Monday, May 6, 2013
George Jones & Gene Pitney - George Jones and Gene Pitney
George Jones & Gene Pitney
George Jones and Gene Pitney
Musicor MS 3044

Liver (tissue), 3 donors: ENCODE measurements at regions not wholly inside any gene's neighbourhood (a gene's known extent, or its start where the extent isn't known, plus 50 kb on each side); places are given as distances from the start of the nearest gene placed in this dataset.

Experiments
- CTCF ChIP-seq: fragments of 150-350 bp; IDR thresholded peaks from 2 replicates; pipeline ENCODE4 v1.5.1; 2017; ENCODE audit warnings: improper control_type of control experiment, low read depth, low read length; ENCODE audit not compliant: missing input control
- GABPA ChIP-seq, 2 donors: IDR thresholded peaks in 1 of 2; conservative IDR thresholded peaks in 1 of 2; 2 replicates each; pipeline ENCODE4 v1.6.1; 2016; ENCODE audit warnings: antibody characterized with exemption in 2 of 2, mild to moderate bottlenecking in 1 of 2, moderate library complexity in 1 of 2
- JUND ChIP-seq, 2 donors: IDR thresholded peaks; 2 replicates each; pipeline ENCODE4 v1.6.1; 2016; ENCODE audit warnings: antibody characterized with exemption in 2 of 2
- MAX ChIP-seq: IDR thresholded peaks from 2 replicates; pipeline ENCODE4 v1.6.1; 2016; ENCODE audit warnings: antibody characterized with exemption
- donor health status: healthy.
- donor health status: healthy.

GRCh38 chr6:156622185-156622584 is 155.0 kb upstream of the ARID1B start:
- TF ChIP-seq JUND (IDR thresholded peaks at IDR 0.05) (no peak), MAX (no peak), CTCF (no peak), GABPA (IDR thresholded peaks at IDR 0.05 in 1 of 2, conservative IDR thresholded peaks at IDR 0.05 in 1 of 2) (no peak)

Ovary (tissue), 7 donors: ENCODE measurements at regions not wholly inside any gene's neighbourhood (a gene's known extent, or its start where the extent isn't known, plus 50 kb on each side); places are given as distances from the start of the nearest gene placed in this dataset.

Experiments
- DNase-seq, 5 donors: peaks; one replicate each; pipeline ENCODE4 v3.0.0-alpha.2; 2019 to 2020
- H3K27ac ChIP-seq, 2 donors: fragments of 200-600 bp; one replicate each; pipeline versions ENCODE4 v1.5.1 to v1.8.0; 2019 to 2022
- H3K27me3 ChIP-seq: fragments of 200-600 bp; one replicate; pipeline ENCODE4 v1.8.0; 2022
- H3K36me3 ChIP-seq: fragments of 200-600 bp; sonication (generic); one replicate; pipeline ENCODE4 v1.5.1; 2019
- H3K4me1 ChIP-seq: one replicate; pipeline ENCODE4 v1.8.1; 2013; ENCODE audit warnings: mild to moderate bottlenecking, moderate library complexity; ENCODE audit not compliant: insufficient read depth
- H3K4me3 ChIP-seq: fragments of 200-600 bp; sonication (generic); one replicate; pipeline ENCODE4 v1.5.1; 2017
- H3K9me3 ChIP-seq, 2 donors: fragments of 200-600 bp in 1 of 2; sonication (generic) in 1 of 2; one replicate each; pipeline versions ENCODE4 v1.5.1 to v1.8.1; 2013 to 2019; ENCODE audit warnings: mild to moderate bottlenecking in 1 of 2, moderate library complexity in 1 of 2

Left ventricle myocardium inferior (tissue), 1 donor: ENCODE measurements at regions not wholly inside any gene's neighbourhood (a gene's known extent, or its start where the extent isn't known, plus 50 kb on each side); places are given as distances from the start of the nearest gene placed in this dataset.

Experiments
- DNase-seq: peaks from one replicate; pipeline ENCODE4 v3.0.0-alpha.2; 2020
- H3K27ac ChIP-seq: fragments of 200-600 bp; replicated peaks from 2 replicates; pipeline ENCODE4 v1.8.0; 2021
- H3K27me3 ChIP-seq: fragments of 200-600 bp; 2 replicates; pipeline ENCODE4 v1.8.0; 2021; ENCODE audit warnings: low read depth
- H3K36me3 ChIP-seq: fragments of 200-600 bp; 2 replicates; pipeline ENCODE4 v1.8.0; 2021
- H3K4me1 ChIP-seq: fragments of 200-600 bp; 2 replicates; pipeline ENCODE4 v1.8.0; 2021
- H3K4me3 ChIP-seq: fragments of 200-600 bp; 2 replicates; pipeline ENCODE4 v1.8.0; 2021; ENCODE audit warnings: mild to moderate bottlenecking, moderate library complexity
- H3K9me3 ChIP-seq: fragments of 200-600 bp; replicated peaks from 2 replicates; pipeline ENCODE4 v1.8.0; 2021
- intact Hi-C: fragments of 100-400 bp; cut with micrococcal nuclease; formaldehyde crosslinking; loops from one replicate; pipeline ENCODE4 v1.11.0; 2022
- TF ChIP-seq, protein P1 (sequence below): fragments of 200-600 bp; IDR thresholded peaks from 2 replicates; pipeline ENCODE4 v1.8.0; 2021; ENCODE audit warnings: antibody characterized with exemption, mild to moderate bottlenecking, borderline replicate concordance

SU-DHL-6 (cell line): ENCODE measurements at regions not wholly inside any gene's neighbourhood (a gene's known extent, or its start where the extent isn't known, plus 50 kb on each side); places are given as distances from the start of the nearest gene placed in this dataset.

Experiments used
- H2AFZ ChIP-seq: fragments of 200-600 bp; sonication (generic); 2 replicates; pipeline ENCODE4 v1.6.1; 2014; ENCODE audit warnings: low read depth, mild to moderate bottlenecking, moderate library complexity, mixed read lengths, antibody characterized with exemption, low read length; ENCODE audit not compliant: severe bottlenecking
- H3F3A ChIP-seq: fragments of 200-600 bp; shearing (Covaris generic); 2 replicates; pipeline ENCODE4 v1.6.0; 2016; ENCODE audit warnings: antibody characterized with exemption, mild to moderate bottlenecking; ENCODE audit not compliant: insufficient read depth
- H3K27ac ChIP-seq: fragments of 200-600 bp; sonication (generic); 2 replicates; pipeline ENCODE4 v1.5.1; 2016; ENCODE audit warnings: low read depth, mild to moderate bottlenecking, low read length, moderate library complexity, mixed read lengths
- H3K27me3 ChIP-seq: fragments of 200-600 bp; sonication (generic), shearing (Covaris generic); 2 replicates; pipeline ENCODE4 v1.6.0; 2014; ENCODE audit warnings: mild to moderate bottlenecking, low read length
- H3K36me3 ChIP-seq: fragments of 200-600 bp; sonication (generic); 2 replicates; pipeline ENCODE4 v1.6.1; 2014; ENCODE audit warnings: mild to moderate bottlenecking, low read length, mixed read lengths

The recent passing of George Jones wasn't a big surprise to me. Having read his autobiography, I'd say that the bigger surprise was that he lived as long as he did. He was one of my favorite country singers, but I only have a tiny portion of his discography, mostly compilation albums. My favorites are the duet albums he did with his wife, Tammy Wynette, they had a lot of chemisty together. He also made some nice music with Melba Montgomery in the 1960s. I think his most unusual duet partner had to be this guy though, pop star Gene Pitney. I suppose Musicor was trying to expand Pitney's audience beyond teenyboppers with this album much like his forays into Italian music and easy listening crooner stuff. It works better than you might think, with his high quavery voice Pitney assumes the role that a female singer would have taken opposite Jones' rougher deep voice. The record is hampered by the selection of the songs which leans heavily on covers of earlier country hits, but the quality of the singing is first rate. I do find the album a bit maudlin, there are a lot of slow tear-jerkers. I prefer Jones when he is singing uptempo songs like "White Lightning" or "Why Baby Why." The only song in that vein on this record is a cover of Faron Young's "I've Got Five Dollars and Its Saturday Night" which was a top 20 country hit single for the duo. It is my favorite cut on the album although I have to admit that Jones sounds a lot more convincing singing about hell-raising than Pitney does. My other favorite songs are a couple of songs that Jones sings solo which were released as the A and B side of a single in 1965 that reached the 9th spot on the "Billboard" country chart. The songs are "Wearing My Heart Away" which was co-written by Jones and "Things Have Gone To Pieces" which was written by Leon Payne and recorded by Johnny Cash back in 1959. The latter song offers such a string of woes that it is likely to leave you feeling better about your day no matter how bad it was. I also like the jaunty "I've Got a New Heartache" which was a 1956 hit for Ray Price and Dorsey Dixon's classic "Wreck on the Highway" which is the oldest song on the album dating back to the late 1930s. It was made famous by Roy Acuff in the 1940s. Religious songs were hardly Jones' forte, but the song has a more authentic feel to it than anything on the album. The duo also cover Bob Wills' wonderful "My Shoes Keep Walking Back To You" which was a big hit for Ray Price. Pitney's harmony vocal on this one really sends me. All the other songs are engaging, although not particularly memorable. "I'm a Fool To Care" was a hit for Les Paul and Mary Ford and later for Joe Barry. "Sweeter Than The Flowers" had been a hit for Moon Mullican back in the 1940s and was later a single by the Stanley Brothers. "One Has My Name" also goes back to the 1940s and was recorded previously by the song's co-writer, Eddie Dean as well as Jimmy Wakely and Bob Eberle. I'm not crazy about the song, but it has some of the most effective vocal interplay between Pitney and Jones on the album with Pitney's high voice harmonizing so well with Jones' vocal that I find myself almost thinking he is a woman. "Don't Rob Another Man's Castle" was a hit for Eddy Arnold in 1949 as well as Ernest Tubbs with the Andrews Sisters. Pitney has a couple of solo songs. "I Really Don't Want to Know" was also covered by Les Paul and Mary Ford as well as Eddy Arnold back in the 1950s. Pitney takes this kind of creepy song about a guy who is insecure about his girlfriend's past lovers and makes it sound like a romantic teen ballad with his emotional vocal. "Born to Lose" was a big hit for Ted Daffan in 1942 but I think the definitive version is the cover by Ray Charles and Pitney doesn't come close to challenging him. Given the paucity of new songs or original material on the album, its major appeal is the novelty of Pitney and Jones singing together which is more than enough for me. I'd listen to Jones sing just about anything with anyone, the man was one hell of singer. He sings with such feeling and strength, he makes even the corniest song sound real. Recommended to people who recognize that pop music has just lost a titan of a singer.